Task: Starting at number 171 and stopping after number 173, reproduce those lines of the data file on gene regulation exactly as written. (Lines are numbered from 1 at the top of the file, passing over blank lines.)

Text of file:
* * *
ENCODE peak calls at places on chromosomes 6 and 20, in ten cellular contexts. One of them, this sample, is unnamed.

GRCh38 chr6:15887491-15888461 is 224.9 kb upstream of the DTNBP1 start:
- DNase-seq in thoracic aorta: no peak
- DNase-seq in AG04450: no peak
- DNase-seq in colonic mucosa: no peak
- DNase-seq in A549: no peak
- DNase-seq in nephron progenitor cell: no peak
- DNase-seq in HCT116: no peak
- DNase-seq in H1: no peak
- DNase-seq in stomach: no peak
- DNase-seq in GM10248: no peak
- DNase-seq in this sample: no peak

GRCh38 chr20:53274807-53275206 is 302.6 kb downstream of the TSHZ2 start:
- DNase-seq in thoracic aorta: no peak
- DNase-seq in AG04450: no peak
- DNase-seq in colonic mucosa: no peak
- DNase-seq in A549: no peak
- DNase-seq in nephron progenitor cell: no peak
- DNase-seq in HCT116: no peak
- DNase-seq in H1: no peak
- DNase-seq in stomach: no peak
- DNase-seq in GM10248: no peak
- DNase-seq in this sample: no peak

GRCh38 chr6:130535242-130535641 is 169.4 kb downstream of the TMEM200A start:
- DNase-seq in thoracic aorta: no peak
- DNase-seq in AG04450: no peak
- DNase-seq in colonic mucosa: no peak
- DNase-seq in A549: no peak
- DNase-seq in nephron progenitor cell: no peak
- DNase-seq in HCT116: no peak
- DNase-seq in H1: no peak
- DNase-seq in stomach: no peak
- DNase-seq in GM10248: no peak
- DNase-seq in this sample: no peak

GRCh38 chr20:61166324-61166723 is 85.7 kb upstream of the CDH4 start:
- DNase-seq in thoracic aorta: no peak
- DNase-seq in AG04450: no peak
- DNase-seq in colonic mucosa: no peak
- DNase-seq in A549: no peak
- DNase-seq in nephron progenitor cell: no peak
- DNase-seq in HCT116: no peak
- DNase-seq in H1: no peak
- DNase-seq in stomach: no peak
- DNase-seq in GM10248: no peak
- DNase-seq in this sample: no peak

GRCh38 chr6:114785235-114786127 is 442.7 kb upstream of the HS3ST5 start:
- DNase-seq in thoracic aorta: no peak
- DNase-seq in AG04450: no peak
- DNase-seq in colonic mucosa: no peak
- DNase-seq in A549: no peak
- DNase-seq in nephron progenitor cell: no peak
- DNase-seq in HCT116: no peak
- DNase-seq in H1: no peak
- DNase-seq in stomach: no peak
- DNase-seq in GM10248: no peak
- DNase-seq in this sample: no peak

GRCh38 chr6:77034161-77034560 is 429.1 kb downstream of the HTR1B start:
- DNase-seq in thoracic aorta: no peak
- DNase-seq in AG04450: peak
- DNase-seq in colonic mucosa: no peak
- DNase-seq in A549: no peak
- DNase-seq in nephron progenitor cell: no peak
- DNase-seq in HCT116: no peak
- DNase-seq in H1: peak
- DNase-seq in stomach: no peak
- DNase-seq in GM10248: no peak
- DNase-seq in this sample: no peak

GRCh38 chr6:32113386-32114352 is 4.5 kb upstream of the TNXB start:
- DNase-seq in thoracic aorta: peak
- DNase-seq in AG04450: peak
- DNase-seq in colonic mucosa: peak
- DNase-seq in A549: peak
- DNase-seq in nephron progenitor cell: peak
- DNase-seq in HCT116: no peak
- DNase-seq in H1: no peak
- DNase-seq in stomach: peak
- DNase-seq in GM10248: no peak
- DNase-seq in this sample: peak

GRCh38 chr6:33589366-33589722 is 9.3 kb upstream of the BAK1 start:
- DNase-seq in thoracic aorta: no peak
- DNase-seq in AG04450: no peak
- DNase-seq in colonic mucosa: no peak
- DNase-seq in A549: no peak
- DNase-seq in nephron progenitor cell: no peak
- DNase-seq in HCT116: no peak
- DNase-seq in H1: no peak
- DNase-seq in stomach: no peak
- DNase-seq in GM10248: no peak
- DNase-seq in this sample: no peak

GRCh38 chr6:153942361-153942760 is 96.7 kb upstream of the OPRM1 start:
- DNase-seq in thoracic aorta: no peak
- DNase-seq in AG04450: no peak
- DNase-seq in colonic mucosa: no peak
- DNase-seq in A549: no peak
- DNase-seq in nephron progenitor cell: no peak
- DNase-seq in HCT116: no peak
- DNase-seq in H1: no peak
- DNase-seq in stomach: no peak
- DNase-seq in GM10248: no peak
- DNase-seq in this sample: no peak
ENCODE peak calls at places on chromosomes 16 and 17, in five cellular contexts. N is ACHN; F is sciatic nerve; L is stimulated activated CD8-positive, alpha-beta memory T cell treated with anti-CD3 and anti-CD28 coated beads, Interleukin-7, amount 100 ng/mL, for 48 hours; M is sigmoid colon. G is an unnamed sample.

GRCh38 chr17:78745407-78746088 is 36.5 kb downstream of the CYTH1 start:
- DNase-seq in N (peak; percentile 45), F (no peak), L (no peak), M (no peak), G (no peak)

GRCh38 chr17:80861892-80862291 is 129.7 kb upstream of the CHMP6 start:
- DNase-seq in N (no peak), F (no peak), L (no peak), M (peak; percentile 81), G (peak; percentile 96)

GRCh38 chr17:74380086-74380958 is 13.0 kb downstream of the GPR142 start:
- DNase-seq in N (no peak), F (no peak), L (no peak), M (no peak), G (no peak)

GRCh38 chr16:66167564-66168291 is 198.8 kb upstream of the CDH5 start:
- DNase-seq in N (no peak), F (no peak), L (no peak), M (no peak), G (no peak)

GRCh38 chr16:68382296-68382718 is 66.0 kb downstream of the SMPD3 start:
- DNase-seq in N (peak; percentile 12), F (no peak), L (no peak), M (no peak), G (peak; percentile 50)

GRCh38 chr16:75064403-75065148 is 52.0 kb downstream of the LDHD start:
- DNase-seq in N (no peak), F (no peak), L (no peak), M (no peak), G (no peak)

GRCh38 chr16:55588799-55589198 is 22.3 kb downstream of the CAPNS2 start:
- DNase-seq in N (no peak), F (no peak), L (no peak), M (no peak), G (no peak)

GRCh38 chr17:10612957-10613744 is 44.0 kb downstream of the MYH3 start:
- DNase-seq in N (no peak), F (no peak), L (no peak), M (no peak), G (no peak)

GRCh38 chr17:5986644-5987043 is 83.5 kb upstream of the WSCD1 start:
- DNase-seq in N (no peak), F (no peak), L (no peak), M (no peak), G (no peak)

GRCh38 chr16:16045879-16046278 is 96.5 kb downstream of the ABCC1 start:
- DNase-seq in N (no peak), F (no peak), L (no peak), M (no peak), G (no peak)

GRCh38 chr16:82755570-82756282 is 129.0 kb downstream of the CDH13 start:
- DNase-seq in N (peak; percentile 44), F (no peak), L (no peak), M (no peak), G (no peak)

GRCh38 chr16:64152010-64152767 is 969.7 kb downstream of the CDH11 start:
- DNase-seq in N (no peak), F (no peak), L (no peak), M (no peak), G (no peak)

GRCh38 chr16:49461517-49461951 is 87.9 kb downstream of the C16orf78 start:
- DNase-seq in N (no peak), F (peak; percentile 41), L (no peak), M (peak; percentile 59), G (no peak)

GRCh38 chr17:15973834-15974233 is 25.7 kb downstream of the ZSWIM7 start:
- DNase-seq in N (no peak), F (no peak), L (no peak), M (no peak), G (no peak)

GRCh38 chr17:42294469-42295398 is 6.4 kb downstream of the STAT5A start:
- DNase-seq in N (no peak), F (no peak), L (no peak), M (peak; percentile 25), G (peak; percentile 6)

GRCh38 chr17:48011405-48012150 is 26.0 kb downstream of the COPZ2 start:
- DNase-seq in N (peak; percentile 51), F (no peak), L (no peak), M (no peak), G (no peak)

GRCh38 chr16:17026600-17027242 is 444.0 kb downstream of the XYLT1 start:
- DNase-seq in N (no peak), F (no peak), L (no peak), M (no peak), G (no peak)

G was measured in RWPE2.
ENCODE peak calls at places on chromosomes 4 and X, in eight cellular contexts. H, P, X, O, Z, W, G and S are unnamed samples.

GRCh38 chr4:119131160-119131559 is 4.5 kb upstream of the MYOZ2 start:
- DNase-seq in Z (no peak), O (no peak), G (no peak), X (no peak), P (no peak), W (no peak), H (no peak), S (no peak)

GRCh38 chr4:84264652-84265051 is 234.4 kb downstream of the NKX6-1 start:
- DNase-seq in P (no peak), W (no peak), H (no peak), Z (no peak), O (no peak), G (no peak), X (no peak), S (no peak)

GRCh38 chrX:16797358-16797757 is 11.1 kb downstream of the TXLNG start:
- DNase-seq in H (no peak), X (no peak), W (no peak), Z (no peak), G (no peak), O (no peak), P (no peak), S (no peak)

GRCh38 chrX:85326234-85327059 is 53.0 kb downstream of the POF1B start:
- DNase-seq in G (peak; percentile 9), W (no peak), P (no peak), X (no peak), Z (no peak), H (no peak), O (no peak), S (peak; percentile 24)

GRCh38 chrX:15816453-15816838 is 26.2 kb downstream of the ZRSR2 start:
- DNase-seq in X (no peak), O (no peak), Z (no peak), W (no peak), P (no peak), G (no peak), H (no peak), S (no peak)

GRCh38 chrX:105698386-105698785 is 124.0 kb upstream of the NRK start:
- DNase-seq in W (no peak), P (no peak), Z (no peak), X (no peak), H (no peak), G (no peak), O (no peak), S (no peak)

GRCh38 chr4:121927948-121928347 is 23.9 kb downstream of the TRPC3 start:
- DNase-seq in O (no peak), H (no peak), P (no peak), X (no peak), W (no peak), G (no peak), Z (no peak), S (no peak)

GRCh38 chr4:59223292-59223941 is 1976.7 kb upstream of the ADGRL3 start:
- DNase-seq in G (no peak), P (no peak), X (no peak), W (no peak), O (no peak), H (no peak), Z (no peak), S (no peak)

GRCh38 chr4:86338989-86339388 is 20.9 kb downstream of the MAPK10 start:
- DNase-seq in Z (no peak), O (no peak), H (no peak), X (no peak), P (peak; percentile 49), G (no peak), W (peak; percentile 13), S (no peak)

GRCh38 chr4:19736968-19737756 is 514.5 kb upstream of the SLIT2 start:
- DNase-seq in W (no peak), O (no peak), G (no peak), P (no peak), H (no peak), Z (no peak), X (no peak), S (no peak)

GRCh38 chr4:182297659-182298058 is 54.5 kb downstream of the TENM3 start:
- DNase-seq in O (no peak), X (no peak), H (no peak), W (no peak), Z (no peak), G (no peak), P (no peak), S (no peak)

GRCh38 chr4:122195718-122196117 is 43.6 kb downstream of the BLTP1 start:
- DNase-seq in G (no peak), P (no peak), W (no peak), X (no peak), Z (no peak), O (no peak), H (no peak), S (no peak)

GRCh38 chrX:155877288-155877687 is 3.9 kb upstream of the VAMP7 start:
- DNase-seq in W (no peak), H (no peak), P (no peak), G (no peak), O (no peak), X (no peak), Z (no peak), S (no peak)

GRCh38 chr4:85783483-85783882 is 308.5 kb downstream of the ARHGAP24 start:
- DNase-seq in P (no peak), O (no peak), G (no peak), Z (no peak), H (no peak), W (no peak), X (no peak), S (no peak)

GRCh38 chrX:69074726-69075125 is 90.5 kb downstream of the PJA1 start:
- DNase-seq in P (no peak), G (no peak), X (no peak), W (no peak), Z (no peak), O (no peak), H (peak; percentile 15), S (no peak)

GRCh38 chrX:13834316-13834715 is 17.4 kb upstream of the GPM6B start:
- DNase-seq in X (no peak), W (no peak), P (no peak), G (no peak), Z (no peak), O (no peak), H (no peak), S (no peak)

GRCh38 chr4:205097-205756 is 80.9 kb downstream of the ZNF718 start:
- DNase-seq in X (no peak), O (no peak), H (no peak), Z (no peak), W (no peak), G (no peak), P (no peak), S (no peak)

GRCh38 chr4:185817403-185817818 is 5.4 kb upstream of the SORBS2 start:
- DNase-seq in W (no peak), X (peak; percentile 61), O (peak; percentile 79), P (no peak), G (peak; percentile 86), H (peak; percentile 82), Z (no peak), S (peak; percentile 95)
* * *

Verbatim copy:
- DNase-seq in X (no peak), O (no peak), H (no peak), Z (no peak), W (no peak), G (no peak), P (no peak), S (no peak)

GRCh38 chr4:185817403-185817818 is 5.4 kb upstream of the SORBS2 start:
- DNase-seq in W (no peak), X (peak; percentile 61), O (peak; percentile 79), P (no peak), G (peak; percentile 86), H (peak; percentile 82), Z (no peak), S (peak; percentile 95)